The year before the Olympics are the most important opportunities for up-and-coming players to establish themselves as bona fide main-draw talent. Many of the top teams will be on the road at Volleyball World events, fighting for Olympic points, which leaves space for the tweeners — mid to lower main draw and upper qualifier talent — to make moves.
Such was the case last weekend at AVP Miami, when the tournament coincided with Volleyball World in La Paz, Mexico.
Below are the players to watch, or stocks to buy, as I’ve called them the last two years, in the 2023 AVP season.
Dickens — formerly Lindelow, for the LSU fans — is one of the best defenders you might not have heard of. She cleaned up in the Tour Series last year, making three semifinals and the final in Waupaca. She finished her season with a third in Central Florida defending for Carly Skjodt, losing a white-knuckler to Emily Capers and Geena Urango. I’d expect Dickens to continue that trajectory in 2023.
King. Carl. I’ve loved Skjodt’s physical style of play since I watched her play her grad year at Pepperdine after an All-American career as an outside at the University of Michigan. She’s refined her game since, adding some touch and finesse, a refining that caught the eye of Geena Urango, the Atlanta champ who picked up Skjodt to block for her in Miami.
Like Skjodt, Kraft is a Pepperdine-molded blocker who made huge moves in her 2022 rookie season. She finished third in her first event, in Muskegon with Allie Wheeler, added another third in Atlantic City, then beat Lili and Larissa Maestrini in the Virginia finals to win her first event. She has AVP points, Volleyball World points, blocks well, defends well, and will be one of the first phone calls when a dissatisfied defender needs a blocker.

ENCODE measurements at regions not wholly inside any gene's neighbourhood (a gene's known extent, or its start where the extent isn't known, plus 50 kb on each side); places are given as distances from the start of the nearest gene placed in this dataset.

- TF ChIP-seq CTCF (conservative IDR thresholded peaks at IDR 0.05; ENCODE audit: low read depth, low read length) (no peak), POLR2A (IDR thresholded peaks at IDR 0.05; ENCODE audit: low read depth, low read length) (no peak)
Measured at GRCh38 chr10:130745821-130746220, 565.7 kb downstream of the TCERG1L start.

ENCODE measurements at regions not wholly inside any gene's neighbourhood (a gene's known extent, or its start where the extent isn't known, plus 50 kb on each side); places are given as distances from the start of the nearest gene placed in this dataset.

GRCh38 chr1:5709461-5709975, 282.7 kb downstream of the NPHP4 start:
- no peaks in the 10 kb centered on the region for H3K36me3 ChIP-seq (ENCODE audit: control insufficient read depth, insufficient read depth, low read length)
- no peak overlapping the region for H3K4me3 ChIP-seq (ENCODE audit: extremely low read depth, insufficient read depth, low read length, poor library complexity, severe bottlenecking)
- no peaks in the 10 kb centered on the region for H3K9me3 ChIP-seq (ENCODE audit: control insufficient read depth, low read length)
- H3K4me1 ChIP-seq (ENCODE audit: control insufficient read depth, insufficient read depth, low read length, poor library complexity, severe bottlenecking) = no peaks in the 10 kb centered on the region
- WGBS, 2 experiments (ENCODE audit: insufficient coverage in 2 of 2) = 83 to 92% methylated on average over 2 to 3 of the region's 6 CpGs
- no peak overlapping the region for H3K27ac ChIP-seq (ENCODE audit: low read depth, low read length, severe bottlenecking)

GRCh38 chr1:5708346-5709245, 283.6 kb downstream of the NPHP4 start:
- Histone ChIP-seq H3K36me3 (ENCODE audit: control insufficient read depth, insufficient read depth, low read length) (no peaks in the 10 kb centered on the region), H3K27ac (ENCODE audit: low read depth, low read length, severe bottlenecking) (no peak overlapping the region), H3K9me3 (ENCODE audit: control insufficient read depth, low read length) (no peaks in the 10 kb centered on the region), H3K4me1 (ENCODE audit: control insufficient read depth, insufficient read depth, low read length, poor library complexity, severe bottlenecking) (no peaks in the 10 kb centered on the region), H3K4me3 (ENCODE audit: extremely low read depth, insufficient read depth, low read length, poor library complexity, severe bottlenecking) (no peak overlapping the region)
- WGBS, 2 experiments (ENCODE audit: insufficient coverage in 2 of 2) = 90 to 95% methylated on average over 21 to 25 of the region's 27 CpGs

If I had to put all my chips in one basket this season, I’d be backing up the truck and betting every last penny on Maddie Anderson. In three years — including the COVID-shortened 2020 season — she’s 85-21 at Florida State. In three professional events last summer with Molly Turner, she won a gold in a Futures out of the qualifier, qualified for the Dubai Challenge, then won silver in the subsequent Challenge in Dubai. When she graduates from Florida State, she’ll pick up again with Turner, which will be my dark horse team to win an AVP this season.
Poppinga has only made one non-Tour Series main draw, which came in Central Florida in December, where she and fellow LMU alum Marine Kinna finished ninth. She’s since been practicing every morning with the USA developmental program, adding reps and refinement to a type of athleticism that is honestly comparable to Brandie Wilkerson. She began in Miami with a veteran defender in Katie Spieler, who will be an excellent model for Poppinga to follow as she continues to develop.
Two years ago, I named my annual “Most Underrated Award” after Carly Kan, as she was perpetually under the radar, despite having success with everyone she played with. It’s easy to fly under the radar when you live on Oahu. Alas, the radar has officially picked her up after she won AVP Central Florida with Jen Keddy in December. But still: Kan is only just getting started, and I’d expect nothing less than breakout year after her breakout event.
Some measurables for you: Deberg stands 6-foot-4, was a three-time All-American indoors, and is 44-12 on the beach — and counting — in two seasons at LSU. Regardless of how the rest of her final season in Baton Rouge goes, she’ll have offers to play indoors overseas or could be picked up by a talented defender on the beach and immediately make an impact on the AVP. She played four AVPs last year, with a high of third in Waupaca with Kahlee York. She’s still a touch raw, but has all of the tools necessary to become a fantastic beach volleyball player.
Brook Bauer, Katie Horton